Our fears are often misguided

Easter makes me think of eggs, of course, and how my dad avoided them like the plague. He feared having a high cholesterol level. Recent studies have debunked many of the previous reported links between egg consumption and high cholesterol, but when I was growing up in the 1970s-1980s, it was a big health focus.

easter eggs

As I got a little bit older and a tiny bit wiser, I thought it was strange that my dad would worry so much about eating one measly egg but smoked a pack or more of cigarettes each day. Surely the coffin nails would kill him via lung cancer before he developed heart disease.

We were both wrong. Despite the decades of smoking and the decades of egg aversion, Alzheimer’s claimed my dad’s life.

It made me think about how often our fears are misguided. We worry about x, when it’s really y that’s getting ready to do harm.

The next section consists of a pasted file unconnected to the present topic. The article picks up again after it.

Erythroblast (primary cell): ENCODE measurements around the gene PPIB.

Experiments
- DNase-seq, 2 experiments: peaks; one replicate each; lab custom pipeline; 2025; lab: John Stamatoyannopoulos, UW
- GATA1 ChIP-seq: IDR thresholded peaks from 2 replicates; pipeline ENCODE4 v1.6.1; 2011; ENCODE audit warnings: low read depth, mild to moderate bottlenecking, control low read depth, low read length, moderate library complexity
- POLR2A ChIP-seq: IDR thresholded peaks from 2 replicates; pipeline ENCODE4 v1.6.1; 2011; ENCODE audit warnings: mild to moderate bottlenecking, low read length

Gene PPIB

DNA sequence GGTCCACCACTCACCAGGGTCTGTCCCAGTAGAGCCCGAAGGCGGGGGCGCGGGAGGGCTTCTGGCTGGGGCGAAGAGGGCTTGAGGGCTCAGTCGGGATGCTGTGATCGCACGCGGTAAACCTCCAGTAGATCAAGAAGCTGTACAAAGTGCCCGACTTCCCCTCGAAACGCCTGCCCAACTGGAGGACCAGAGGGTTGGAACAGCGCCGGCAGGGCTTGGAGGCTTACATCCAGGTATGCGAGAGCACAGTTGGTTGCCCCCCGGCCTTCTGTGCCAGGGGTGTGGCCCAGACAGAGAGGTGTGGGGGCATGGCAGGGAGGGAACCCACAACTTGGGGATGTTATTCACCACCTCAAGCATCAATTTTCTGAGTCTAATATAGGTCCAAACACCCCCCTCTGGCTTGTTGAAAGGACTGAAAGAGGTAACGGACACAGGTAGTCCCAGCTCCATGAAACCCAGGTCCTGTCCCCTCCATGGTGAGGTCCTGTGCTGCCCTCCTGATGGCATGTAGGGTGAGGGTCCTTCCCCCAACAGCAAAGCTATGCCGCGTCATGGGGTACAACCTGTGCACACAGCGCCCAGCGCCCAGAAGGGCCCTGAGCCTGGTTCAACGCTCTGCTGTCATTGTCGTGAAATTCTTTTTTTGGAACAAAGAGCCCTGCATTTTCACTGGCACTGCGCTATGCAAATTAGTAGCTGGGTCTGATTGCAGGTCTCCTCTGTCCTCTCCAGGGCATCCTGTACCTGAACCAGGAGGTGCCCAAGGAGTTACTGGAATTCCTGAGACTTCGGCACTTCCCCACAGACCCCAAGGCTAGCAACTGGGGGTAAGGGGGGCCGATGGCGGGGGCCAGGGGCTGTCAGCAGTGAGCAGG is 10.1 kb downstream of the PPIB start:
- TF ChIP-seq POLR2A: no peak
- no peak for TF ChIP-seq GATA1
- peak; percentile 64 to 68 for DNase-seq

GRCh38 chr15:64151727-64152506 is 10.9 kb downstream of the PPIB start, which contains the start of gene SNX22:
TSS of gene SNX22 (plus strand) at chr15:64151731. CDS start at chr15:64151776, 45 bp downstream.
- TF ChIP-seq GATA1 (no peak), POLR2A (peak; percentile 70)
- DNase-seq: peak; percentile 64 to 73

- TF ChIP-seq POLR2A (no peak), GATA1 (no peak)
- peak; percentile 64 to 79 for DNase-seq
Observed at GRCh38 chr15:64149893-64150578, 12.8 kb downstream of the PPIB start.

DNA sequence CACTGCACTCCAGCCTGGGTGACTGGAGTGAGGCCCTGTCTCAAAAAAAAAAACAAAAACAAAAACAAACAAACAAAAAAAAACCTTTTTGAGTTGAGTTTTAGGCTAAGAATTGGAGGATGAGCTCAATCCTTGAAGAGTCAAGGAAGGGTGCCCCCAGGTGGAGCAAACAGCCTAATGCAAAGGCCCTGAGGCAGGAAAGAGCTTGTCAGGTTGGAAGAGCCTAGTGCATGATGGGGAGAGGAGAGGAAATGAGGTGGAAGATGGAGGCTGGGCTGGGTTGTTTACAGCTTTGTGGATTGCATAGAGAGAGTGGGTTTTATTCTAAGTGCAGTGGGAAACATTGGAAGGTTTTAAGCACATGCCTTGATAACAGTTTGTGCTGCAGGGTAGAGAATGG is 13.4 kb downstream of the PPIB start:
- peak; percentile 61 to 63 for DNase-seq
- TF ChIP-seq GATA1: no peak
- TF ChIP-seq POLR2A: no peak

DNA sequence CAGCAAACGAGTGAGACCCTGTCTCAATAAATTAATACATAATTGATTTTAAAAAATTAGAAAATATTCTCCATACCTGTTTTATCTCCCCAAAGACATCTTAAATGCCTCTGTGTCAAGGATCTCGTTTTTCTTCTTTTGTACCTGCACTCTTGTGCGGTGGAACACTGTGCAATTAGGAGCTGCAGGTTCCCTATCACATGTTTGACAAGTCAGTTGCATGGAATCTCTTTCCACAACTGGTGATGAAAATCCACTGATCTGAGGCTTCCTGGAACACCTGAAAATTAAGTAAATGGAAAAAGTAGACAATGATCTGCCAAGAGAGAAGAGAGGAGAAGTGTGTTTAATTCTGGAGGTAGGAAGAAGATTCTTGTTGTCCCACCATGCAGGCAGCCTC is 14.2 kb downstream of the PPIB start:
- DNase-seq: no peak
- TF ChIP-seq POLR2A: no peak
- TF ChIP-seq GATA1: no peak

Fear is a valuable self-preservation tool, but it can also hold us back from our potential.

With both dementia and cancer prevalent in my family, I do think about what I eat and other lifestyle choices probably more than the average person.

But I also know I could get hit by a bus on my way to work.

There’s a balance there somewhere, everything in moderation, as the saying goes.

At least I’m going to enjoy my eggs.


Filed under Memories

2 responses to “Our fears are often misguided

  1. I love how concisely you write to get your point across. I wish I knew how to do that. Anyway, I have a theory about nutrition that would get me ousted from society if I said it out loud. I’ll leave a hint, I believe in the law of attraction. Heart disease and cancer run in my family. My mom smoked heavily for 50 years. She first got bladder cancer, which the doctor directly connected to her smoking (90% of bladder cancer comes from smoking). She overcame it but kept smoking. She had open heart surgery, which she believed was genetic and not from smoking (so she told herself). Finally, when she was diagnosed with COPD & emphysema, she quit smoking.

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